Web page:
Pub Type(s)

Journal Article
Review

Language

eng

PubMed ID

31445220

Citation

Zhao, Yue, et al. "Tumor Biology and Multidisciplinary Strategies of Oligometastasis in Gastrointestinal Cancers." Seminars in Cancer Biology, 2019.
Zhao Y, Li J, Li D, et al. Tumor biology and multidisciplinary strategies of oligometastasis in gastrointestinal cancers. Semin Cancer Biol. 2019.
Zhao, Y., Li, J., Li, D., Wang, Z., Zhao, J., Wu, X., ... Bruns, C. J. (2019). Tumor biology and multidisciplinary strategies of oligometastasis in gastrointestinal cancers. Seminars in Cancer Biology, doi:10.1016/j.semcancer.2019.08.026.
Zhao Y, et al. Tumor Biology and Multidisciplinary Strategies of Oligometastasis in Gastrointestinal Cancers. Semin Cancer Biol. 2019 Aug 21; PubMed PMID: 31445220.
* Article titles in AMA citation format should be in sentence-case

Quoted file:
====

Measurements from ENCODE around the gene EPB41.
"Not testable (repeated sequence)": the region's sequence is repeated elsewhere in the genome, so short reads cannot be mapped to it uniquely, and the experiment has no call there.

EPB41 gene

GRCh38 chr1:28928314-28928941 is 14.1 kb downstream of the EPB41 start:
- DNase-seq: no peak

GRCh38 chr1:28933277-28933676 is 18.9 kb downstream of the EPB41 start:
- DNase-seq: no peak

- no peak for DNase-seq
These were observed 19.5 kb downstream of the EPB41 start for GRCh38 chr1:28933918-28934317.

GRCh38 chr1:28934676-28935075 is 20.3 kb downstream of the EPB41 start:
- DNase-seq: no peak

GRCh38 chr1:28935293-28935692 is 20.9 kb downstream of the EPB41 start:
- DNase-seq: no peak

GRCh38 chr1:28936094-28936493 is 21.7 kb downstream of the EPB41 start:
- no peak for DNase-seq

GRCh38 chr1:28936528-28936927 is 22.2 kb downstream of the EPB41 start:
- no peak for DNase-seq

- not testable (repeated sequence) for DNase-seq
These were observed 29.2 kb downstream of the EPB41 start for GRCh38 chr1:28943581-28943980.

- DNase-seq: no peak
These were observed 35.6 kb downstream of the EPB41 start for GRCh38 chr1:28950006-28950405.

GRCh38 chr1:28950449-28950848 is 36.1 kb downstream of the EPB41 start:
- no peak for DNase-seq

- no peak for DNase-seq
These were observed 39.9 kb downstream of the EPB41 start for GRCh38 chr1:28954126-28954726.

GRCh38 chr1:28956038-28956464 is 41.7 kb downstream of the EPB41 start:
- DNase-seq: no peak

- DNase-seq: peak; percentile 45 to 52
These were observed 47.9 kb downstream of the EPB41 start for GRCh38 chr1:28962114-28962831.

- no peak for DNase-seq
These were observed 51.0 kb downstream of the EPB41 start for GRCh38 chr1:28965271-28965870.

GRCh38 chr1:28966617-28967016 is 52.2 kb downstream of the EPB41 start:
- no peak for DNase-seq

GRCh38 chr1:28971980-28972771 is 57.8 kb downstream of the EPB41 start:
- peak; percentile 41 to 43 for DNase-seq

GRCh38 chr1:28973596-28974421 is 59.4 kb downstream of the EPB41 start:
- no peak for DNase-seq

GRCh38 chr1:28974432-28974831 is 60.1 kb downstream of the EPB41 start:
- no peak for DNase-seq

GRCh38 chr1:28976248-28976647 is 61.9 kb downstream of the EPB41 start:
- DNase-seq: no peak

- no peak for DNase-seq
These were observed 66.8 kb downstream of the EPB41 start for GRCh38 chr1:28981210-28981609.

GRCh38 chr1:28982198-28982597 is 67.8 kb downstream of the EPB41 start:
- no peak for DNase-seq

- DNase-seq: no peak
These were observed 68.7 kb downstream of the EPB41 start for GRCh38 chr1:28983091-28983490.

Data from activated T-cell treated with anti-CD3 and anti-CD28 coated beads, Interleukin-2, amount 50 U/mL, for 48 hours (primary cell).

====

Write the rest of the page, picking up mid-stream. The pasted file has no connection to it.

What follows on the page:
TY - JOUR T1 - Tumor biology and multidisciplinary strategies of oligometastasis in gastrointestinal cancers. AU - Zhao,Yue, AU - Li,Jiahui, AU - Li,Dai, AU - Wang,Zhefang, AU - Zhao,Jiangang, AU - Wu,Xiaolin, AU - Sun,Qiye, AU - Lin,Peter Ping, AU - Plum,Patrick, AU - Damanakis,Alexander, AU - Gebauer,Florian, AU - Zhou,Menglong, AU - Zhang,Zhen, AU - Schlösser,Hans, AU - Jauch,Karl-Walter, AU - Nelson,Peter J, AU - Bruns,Christiane J, Y1 - 2019/08/21/ PY - 2019/07/10/received PY - 2019/08/20/accepted PY - 2019/8/25/pubmed PY - 2019/8/25/medline PY - 2019/8/25/entrez KW - Biomarkers KW - Molecular biology KW - Oligometastasis KW - Radiation therapy KW - Surgery JF - Seminars in cancer biology JO - Semin. Cancer Biol. N2 - More than 70% of gastrointestinal (GI) cancers are diagnosed with metastases, leading to poor prognosis. For some cancer patients with limited sites of metastatic tumors, the term oligometastatic disease (OMD) has been coined as opposed to systemic polymetastasis (PMD) disease. Stephan Paget first described an organ-specific pattern of metastasis in 1889, now known as the "seed and soil" theory where distinct cancer types are found to metastasize to different tumor-specific sites. Our understanding of the biology of tumor metastasis and specifically the molecular mechanisms driving their formation are still limited, in particular, as it relates to the genesis of oligometastasis. In the following review, we discuss recent advances in general understanding of this metastatic behavior including the role of specific signaling pathways, various molecular features and biomarkers, as well as the interaction of carcinoma cells with their tissue microenvironments (both primary and metastatic niches). The unique features that underlie OMD provide potential targets for localized therapy. As it relates to clinical practice, OMD is emerging as treatable with surgical resection and/or other local therapy options. Strategies currently being applied in the clinical management of OMD will be discussed including surgical, radiation-based therapy, ablation procedures, and the results of emerging clinical trials involving immunotherapy. SN - 1096-3650 UR - https://www.unboundmedicine.com/medline/citation/31445220/Tumor_Biology_and_Multidisciplinary_Strategies_of_Oligometastasis_in_Gastrointestinal_Cancers L2 - https://linkinghub.elsevier.com/retrieve/pii/S1044-579X(19)30173-7 DB - PRIME DP - Unbound Medicine ER -